Magazine article Clinical Psychiatry News

Race Makes Difference in Metabolic Syndrome

Magazine article Clinical Psychiatry News

Race Makes Difference in Metabolic Syndrome

Article excerpt

ATLANTA -- There are no formal criteria defining metabolic syndrome in children, but it is clear that African American and white children show important differences in some of the components, Dr. Silva A. Arslanian said at the annual meeting of the International Society on Hypertension in Blacks.

A series of studies by Dr. Arslanian of the University of Pittsburgh and her colleagues has demonstrated that black children have lower insulin sensitivity and higher insulin secretion than do their white peers. Black children are more prone to fat accretion because of lower rates of lipolysis. And they have a limited capacity to increase insulin secretion in response to decreased insulin sensitivity.

Moreover, obese black adolescents are worse off than their white peers with respect to their diabetogenic risk profile, but better off with respect to their atherogenic risk profile.

Dr. Arslanian's research strategy is to recruit black and white children, match them on the basis of various demographic and physiologic factors, and admit them overnight to the children's research center one or more times for measurement of insulin secretion, insulin sensitivity, and other factors.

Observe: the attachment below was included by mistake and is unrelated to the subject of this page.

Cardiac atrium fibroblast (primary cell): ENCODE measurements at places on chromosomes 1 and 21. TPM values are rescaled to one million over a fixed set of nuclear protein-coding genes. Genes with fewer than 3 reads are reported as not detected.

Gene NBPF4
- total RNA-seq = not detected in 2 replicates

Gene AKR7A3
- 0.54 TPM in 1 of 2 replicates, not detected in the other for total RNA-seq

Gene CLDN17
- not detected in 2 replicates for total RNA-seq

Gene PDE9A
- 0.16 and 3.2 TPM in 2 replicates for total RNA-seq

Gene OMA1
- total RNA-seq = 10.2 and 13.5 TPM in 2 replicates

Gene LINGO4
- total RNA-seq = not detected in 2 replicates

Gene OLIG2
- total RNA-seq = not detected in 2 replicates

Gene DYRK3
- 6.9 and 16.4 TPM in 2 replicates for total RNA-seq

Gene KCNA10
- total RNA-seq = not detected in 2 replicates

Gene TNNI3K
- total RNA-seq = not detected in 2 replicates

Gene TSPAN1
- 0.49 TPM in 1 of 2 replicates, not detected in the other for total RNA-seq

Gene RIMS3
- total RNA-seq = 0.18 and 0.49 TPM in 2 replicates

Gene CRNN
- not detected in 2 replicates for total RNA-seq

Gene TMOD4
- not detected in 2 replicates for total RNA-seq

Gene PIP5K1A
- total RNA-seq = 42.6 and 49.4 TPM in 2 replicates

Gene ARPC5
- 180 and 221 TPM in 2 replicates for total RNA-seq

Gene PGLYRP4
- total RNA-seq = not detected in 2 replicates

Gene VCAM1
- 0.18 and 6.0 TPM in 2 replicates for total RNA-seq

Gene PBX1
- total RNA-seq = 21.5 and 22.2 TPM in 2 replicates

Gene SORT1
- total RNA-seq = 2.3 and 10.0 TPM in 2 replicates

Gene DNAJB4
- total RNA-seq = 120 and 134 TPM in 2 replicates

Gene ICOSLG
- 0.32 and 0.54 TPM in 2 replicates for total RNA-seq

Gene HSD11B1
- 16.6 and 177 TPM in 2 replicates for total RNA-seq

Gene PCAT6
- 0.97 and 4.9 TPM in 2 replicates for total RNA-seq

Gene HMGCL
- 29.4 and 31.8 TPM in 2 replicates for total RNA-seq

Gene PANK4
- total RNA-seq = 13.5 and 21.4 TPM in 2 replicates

In one study, she compared 22 black with 22 white 10-year-olds with matching body mass indexes, fat composition, and visceral adipose tissue. Their average BMIs were about 18 kg/[m.sup.2], putting them well within the normal range. On their first admission, the investigators used a hyperinsulinemic/euglycemic clamp to assess in vivo insulin sensitivity. Three weeks later, the children were admitted again, this time for an assessment of insulin secretion with a hyperglycemic clamp.

Despite the fact that these children were identical to each other in all important metabolic ways, the white children had significantly higher insulin sensitivity than did the black children. One would expect that the black children would compensate for their lower insulin sensitivity by increasing insulin secretion, but that apparently did not happen.

The product of insulin sensitivity multiplied by first-phase insulin is known as the glucose disposition index (GDI), and in most populations the GDI is constant. …

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